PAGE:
Shown at right is a Simple Jack cut from clear quartz. It is 14mm in diameter. This stone uses 39 degree crown breaks and 35 degree petals. The color was picked up and reflected from the stone's surroundings.

The higher angles produce a superior play of reflections and scintillation that I think more than compensates for the reduction in brightness. Don't be afraid to raise the crown angles above the 29 and 25 degrees specified in the cutting diagram, especially if you're cutting from clear or light colored material.

This design will have a nice appearance with less than perfect meets and alignment provided at least a fair polish is applied. Beginners cutting Simple Jack can have reasonable expectations of producing a "keeper" for their first stone which could be mounted in a finding as a pendant or ring if they are proud of their work and want to show it off.

Simple Jack Cutting Notes

Use of a 32 index is recommended for a first stone, although Simple Jack can of course be cut on a 64 or 96 index if a 32 is not available. With a 32 index there's simply less positions and less opportunity for making an indexing error. Using a 32 index, all the facets are cut using all the even numbered positions except for the crown petal facets, which use the odds. Doesn't get much easier and simpler than that. Cutting tables for 64 and 96 indexes are included at the end of these notes for convenience.

The smaller the stone the faster it can be completed, but also the easier it is to overcut, which slows things down. A target size of around 10mm in diameter is suggested for a first stone. Of course that may get smaller without much harm if there's overcutting problems until the "cut a little - look a lot" sequence is imprinted. A 12-14 mm stone would not be out of the question for a first project if decent laps are available. The largest Simple Jack I've cut has been a 15mm smoky quartz and the design wears well even at that size. The following cutting and polishing sequence is suggested for new faceters:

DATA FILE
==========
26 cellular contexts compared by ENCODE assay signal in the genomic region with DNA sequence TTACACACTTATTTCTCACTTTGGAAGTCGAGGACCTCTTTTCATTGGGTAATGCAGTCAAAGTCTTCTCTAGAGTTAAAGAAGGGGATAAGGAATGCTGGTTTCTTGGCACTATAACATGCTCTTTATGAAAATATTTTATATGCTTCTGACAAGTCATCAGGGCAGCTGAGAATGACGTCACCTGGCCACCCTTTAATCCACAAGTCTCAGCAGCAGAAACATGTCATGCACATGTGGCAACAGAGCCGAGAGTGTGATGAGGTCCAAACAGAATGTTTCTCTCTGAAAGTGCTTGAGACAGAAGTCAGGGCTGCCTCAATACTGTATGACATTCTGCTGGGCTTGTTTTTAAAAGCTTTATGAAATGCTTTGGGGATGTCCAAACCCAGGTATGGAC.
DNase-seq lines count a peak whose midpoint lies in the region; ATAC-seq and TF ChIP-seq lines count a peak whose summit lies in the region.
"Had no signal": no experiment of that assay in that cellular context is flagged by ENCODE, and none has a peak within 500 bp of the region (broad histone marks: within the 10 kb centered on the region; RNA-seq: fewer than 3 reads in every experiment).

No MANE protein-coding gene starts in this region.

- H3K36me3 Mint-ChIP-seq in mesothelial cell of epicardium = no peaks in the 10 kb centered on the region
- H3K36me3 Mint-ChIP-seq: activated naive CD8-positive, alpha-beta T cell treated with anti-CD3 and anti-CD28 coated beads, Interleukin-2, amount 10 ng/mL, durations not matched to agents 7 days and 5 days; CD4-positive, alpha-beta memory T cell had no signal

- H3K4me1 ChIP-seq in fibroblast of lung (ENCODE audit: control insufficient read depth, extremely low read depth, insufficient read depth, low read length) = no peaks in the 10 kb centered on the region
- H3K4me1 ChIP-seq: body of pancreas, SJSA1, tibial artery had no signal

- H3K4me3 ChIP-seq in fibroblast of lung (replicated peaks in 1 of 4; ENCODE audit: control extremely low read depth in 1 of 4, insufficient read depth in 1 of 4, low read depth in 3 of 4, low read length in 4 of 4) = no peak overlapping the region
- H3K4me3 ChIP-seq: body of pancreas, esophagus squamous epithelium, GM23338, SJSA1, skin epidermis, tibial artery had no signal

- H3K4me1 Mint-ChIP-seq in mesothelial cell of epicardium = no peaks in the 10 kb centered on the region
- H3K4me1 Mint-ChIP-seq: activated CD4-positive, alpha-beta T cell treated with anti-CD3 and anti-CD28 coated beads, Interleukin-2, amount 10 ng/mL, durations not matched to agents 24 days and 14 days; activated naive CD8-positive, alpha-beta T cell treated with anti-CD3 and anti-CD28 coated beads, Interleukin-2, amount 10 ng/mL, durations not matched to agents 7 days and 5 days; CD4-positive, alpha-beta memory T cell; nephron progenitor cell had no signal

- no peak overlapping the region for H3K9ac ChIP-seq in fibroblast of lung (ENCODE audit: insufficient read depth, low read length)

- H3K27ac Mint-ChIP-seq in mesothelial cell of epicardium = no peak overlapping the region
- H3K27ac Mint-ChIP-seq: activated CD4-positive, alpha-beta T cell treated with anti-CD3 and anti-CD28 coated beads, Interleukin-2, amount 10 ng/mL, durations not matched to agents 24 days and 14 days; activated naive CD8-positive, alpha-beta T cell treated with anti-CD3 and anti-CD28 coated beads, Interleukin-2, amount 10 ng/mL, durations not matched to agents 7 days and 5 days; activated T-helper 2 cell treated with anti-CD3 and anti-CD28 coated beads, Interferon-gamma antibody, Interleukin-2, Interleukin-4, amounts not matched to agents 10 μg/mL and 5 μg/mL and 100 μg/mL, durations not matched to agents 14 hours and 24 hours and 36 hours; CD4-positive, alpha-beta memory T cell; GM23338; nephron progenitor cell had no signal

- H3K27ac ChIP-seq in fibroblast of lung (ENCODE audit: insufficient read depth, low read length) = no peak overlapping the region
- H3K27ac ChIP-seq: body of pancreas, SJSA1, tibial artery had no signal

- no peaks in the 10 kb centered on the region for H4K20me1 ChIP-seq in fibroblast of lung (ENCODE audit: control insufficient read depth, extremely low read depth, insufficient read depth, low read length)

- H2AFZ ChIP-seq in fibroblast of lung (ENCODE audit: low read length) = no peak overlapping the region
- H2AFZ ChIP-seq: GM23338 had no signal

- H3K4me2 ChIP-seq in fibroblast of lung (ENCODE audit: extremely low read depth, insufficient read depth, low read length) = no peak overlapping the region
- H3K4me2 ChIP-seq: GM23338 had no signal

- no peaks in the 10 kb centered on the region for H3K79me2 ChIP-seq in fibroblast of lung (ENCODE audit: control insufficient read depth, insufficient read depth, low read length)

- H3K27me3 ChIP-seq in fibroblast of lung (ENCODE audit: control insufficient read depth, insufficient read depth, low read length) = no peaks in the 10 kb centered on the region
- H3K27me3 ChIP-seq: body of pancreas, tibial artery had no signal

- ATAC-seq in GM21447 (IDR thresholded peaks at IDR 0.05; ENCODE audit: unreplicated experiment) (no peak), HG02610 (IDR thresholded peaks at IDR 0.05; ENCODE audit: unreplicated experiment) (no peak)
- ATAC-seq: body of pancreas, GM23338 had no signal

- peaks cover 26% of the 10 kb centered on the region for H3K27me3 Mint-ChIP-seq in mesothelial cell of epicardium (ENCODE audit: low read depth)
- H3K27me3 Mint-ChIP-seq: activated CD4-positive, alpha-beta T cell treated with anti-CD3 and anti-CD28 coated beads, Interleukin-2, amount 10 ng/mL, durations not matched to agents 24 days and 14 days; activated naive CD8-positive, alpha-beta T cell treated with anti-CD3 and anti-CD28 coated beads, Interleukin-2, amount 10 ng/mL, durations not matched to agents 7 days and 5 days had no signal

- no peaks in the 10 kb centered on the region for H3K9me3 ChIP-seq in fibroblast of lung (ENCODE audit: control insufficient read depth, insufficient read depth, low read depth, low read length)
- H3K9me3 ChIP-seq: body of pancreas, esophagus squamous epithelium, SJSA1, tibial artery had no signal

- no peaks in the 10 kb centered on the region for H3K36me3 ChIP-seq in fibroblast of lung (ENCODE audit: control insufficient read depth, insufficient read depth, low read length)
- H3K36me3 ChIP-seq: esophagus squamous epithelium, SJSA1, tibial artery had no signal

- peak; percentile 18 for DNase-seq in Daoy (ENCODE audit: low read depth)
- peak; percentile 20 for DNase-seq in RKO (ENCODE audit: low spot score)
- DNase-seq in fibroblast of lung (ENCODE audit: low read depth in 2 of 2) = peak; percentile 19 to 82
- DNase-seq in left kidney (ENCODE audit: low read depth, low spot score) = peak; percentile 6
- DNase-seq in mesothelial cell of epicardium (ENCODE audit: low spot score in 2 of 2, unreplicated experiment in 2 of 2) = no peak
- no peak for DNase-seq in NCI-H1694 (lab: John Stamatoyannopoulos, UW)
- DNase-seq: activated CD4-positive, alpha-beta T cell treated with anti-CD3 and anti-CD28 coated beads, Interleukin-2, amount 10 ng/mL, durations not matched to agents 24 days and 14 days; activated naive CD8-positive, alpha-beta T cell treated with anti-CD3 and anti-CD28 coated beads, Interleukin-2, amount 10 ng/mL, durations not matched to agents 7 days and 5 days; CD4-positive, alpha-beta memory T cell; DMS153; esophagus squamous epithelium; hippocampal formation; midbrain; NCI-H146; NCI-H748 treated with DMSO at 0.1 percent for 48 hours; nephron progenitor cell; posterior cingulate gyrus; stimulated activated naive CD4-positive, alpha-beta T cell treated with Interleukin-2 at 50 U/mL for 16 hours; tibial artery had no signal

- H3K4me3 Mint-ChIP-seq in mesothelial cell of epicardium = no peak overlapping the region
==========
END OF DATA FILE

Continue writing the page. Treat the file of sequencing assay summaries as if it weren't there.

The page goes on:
m 43.00 32-02-04-06-08-10-12-14-16-18-20-22-24-26-28-30 Cut mains to center point (equal depth)

g 90.00 32-02-04-06-08-10-12-14-16-18-20-22-24-26-28-30 Cut level girdle to meet with mains

b 29.00 32-02-04-06-08-10-12-14-16-18-20-22-24-26-28-30 Cut breaks to meet with approx 2% girdle

p 25.00 01-03-05-07-09-11-13-15-17-19-21-23-25-27-29-31 Cut petals to meet with breaks and girdle

t 00.00 Table Cut level table to 50-55% of diameter

Simple Jack Pavilion for 64 Index
m 43.00 64-04-08-12-16-20-24-28-32-36-40-44-48-52-56-60 Cut mains to center point (equal depth)
g 90.00 64-04-08-12-16-20-24-28-32-36-40-44-48-52-56-60 Cut level girdle to meet with mains
Simple Jack Crown for 64 Index
b 29.00 64-04-08-12-16-20-24-28-32-36-40-44-48-52-56-60 Cut breaks to meet with approx 2% girdle
p 25.00 02-06-10-14-18-22-26-30-34-38-42-46-50-54-58-62 Cut petals to meet with breaks and girdle
t 00.00 Table Cut level table to 50-55% of diameter

Simple Jack Pavilion for 96 Index
m 43.00 96-06-12-18-24-30-36-42-48-54-60-66-72-78-84-90 Cut mains to center point (equal depth)
g 90.00 96-06-12-18-24-30-36-42-48-54-60-66-72-78-84-90 Cut level girdle to meet with mains
Simple Jack Crown for 96 Index
b 29.00 96-06-12-18-24-30-36-42-48-54-60-66-72-78-84-90 Cut breaks to meet with approx 2% girdle
p 25.00 03-09-15-21-27-33-39-45-51-57-63-69-75-81-87-93 Cut petals to meet with breaks and girdle
t 00.00 Table Cut level table to 50-55% of diameter